Quarter of Irish women have been victims of violence

Women’s full participation in social, economic and political life affected by fear, survey finds

Director of the National Women’s Council of Ireland, Orla O’Connor, who was at the launch of the report by the European Union Agency for Fundamental Rights in Dublin today. Photograph: Alan Betson/ The Irish Times

Director of the National Women’s Council of Ireland, Orla O’Connor, who was at the launch of the report by the European Union Agency for Fundamental Rights in Dublin today. Photograph: Alan Betson/ The Irish Times

Wed, Mar 5, 2014, 17:03

Irish women’s freedom of movement, as well as their full participation in social, economic and political life is being affected by their fear of assault and violence, advocates said today.

Several agencies held a seminar in Dublin to mark the publication of Europe’s biggest ever survey on violence against women. Figures emerging from the report were described as “shocking”, with such violence “pervasive and pandemic” across Europe.

The study by the European Union Agency for Fundamental Rights (FRA) was based on face-to-face interviews with 42,000 women in all 28 EU member states. On average, 1,500 women in each member state were interviewed.

The survey suggested 26 per cent of Irish women (394,325 women in 2012) had experienced physical and/or sexual violence by a partner or non-partner since the age of 15.

Almost one in three Irish women (31 per cent or 470,157 women) had experienced some form of psychological violence by a partner.

A total of 15 per cent of Irish women (227,495) had experienced physical or sexual violence by a partner and 8 per cent had experienced sexual violence by a partner or non-partner.

Some 57 per cent of Irish women compared to 39 per cent in Europe said they had reasons for not contacting the police following the most serious incidence of violence. This included that they dealt with the issue themselves or involved a friend, or felt it was a “family matter”.

Some 70 per cent did not contact any service or organisation following the most serious incident of violence, according to the report.

It also found some 52 per cent of Irish women said they avoided certain streets or areas for fear of being assaulted. This compared with 37 per cent of women in the other countries surveyed.

Nearly half of Irish women (48 per cent) and 65 per cent of female university graduates had experienced sexual harassment since the age of 15. In other European countries the figure was 55 per cent of all women and 69 per cent of university graduates.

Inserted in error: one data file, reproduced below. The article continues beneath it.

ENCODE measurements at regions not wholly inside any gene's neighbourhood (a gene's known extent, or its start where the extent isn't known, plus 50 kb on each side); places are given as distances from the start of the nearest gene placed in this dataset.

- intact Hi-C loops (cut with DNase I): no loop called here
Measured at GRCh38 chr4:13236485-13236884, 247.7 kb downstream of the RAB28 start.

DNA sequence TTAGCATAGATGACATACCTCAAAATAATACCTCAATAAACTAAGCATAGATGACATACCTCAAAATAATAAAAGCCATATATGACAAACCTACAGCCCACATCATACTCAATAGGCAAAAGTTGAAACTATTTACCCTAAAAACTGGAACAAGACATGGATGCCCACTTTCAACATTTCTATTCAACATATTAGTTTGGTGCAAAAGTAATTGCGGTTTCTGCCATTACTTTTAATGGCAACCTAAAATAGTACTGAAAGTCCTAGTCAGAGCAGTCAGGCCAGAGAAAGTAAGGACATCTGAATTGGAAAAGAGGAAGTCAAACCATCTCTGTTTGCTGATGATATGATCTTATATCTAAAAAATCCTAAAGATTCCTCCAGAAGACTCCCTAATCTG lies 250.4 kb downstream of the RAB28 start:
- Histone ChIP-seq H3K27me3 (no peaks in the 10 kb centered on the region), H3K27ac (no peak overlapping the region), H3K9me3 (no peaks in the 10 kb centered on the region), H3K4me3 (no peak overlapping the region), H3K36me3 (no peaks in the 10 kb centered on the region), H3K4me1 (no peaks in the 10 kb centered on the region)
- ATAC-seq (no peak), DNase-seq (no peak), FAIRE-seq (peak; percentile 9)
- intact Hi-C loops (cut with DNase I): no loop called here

Sharon O’Halloran, director of Safe Ireland, the national organisation of domestic violence services, said the survey confirmed we were “dealing with the tip of the iceberg” in Ireland.

She called on the Government to establish a high-level Cabinet sub-committee to address the “prevalence, complexity and poor response” to all forms of violence against women in Ireland.

Safe Ireland noted that while Irish prevalence figures were high, they were often below other European countries and European averages.

But it said organisations working with survivors of violence should see this as a “wake-up call” rather than any comfort, because it actually highlighted a lower level of disclosure by Irish women.

Outlining the findings in relation to sexual violence against women, director of the Rape Crisis Network Ireland, Fiona Neary, noted funding for rape crisis frontline services had been cut by 16.5 per cent since 2009, with further cuts confirmed for 2014.

“These cuts were to a sector that was already chronically under resourced and have been so unevenly distributed that in fact the centre with the lowest funding was cut by over 30 per cent,” she said.

Caitríona Gleeson of Safe Ireland said that “for thousands of women and children living with the terror of violence in their homes, recession and austerity has not just been tough, it has been catastrophic”.

Where a woman had been brave enough to escape violence and seek support, “the least she should be able to expect is that the supports she needs are there for her – no questions asked”.

“The reality is far from this. In 2014, when many women do manage to make contact with the supports they need to escape violence, they have more often than not come in contact with a system that offers more restrictions than options, more closed doors than open ones.”

Women were doing battle with bureaucracy and facing difficulties with housing policies, for example. This meant they were often forced to return to unsafe homes and face “lifetimes of abusive relationships”.

“This is a dismal record. It’s one that we shouldn’t be standing proud of.”

Director of the National Women’s Council of Ireland, Orla O’Connor, said she had found the results of the survey “absolutely shocking” and in some areas “horrific”.

“Violence against women is a violation of women’s human rights – in terms of respect to dignity, equality and access to justice.”

She said that as the authors had stated, violence against women in all its forms “impacts on all women and stretches beyond the women who are the victims to family and friends and society as a whole”.

“ It absolutely has a devastating impact on women’s physical and mental health and it’s an obstacle to women participating fully in economic, social, political and cultural life. We believe it’s both a cause and a consequence of women’s inequality.”

The advocacy groups called on the Government to sign and ratify the Council of Europe convention on preventing and combating violence against women (the Istanbul Convention).

They also said barriers in relation to housing for women and children needed to be tackled so that women did not end up returning to lifetimes of abuse in the home. They sought an increase of 10 per cent in capital funding for refuges over the next 12 months.